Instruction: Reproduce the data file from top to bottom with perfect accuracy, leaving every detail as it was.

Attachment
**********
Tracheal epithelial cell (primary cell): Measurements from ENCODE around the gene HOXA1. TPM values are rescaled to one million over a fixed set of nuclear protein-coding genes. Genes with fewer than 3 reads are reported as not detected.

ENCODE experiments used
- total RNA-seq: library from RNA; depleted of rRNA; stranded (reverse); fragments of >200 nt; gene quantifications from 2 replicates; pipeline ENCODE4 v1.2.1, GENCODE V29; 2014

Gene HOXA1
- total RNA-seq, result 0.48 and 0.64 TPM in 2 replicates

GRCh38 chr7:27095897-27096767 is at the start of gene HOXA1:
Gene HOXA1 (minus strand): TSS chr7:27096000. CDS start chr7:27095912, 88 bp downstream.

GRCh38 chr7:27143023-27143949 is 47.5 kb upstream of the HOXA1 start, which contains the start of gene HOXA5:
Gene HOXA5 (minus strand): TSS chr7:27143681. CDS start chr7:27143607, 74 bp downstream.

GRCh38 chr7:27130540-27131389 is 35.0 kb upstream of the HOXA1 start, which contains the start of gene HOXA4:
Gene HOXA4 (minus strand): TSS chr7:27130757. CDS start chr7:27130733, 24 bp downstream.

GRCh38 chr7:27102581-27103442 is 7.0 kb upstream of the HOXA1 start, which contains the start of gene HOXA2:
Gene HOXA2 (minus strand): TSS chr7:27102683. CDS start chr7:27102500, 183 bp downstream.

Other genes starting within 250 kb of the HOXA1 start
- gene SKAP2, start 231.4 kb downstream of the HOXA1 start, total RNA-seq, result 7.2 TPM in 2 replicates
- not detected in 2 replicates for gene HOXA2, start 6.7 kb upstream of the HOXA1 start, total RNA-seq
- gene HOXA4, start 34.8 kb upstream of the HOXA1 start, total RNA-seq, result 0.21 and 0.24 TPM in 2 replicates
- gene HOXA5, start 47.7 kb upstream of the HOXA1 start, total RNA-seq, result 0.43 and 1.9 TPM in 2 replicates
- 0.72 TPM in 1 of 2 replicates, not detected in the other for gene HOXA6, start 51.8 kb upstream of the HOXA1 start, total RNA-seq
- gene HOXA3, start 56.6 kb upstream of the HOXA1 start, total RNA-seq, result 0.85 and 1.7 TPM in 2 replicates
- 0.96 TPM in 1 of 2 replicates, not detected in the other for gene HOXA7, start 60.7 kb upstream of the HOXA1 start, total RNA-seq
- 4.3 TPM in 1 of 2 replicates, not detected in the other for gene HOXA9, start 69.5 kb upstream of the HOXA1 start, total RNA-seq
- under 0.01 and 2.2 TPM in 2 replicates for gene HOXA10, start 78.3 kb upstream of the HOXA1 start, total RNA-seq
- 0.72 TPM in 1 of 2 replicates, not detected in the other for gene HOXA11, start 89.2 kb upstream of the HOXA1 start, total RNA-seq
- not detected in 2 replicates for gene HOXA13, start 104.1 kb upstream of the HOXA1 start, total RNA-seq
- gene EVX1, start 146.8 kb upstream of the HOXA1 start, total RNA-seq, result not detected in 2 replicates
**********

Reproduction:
Tracheal epithelial cell (primary cell): Measurements from ENCODE around the gene HOXA1. TPM values are rescaled to one million over a fixed set of nuclear protein-coding genes. Genes with fewer than 3 reads are reported as not detected.

ENCODE experiments used
- total RNA-seq: library from RNA; depleted of rRNA; stranded (reverse); fragments of >200 nt; gene quantifications from 2 replicates; pipeline ENCODE4 v1.2.1, GENCODE V29; 2014

Gene HOXA1
- total RNA-seq, result 0.48 and 0.64 TPM in 2 replicates

GRCh38 chr7:27095897-27096767 is at the start of gene HOXA1:
Gene HOXA1 (minus strand): TSS chr7:27096000. CDS start chr7:27095912, 88 bp downstream.

GRCh38 chr7:27143023-27143949 is 47.5 kb upstream of the HOXA1 start, which contains the start of gene HOXA5:
Gene HOXA5 (minus strand): TSS chr7:27143681. CDS start chr7:27143607, 74 bp downstream.

GRCh38 chr7:27130540-27131389 is 35.0 kb upstream of the HOXA1 start, which contains the start of gene HOXA4:
Gene HOXA4 (minus strand): TSS chr7:27130757. CDS start chr7:27130733, 24 bp downstream.

GRCh38 chr7:27102581-27103442 is 7.0 kb upstream of the HOXA1 start, which contains the start of gene HOXA2:
Gene HOXA2 (minus strand): TSS chr7:27102683. CDS start chr7:27102500, 183 bp downstream.

Other genes starting within 250 kb of the HOXA1 start
- gene SKAP2, start 231.4 kb downstream of the HOXA1 start, total RNA-seq, result 7.2 TPM in 2 replicates
- not detected in 2 replicates for gene HOXA2, start 6.7 kb upstream of the HOXA1 start, total RNA-seq
- gene HOXA4, start 34.8 kb upstream of the HOXA1 start, total RNA-seq, result 0.21 and 0.24 TPM in 2 replicates
- gene HOXA5, start 47.7 kb upstream of the HOXA1 start, total RNA-seq, result 0.43 and 1.9 TPM in 2 replicates
- 0.72 TPM in 1 of 2 replicates, not detected in the other for gene HOXA6, start 51.8 kb upstream of the HOXA1 start, total RNA-seq
- gene HOXA3, start 56.6 kb upstream of the HOXA1 start, total RNA-seq, result 0.85 and 1.7 TPM in 2 replicates
- 0.96 TPM in 1 of 2 replicates, not detected in the other for gene HOXA7, start 60.7 kb upstream of the HOXA1 start, total RNA-seq
- 4.3 TPM in 1 of 2 replicates, not detected in the other for gene HOXA9, start 69.5 kb upstream of the HOXA1 start, total RNA-seq
- under 0.01 and 2.2 TPM in 2 replicates for gene HOXA10, start 78.3 kb upstream of the HOXA1 start, total RNA-seq
- 0.72 TPM in 1 of 2 replicates, not detected in the other for gene HOXA11, start 89.2 kb upstream of the HOXA1 start, total RNA-seq
- not detected in 2 replicates for gene HOXA13, start 104.1 kb upstream of the HOXA1 start, total RNA-seq
- gene EVX1, start 146.8 kb upstream of the HOXA1 start, total RNA-seq, result not detected in 2 replicates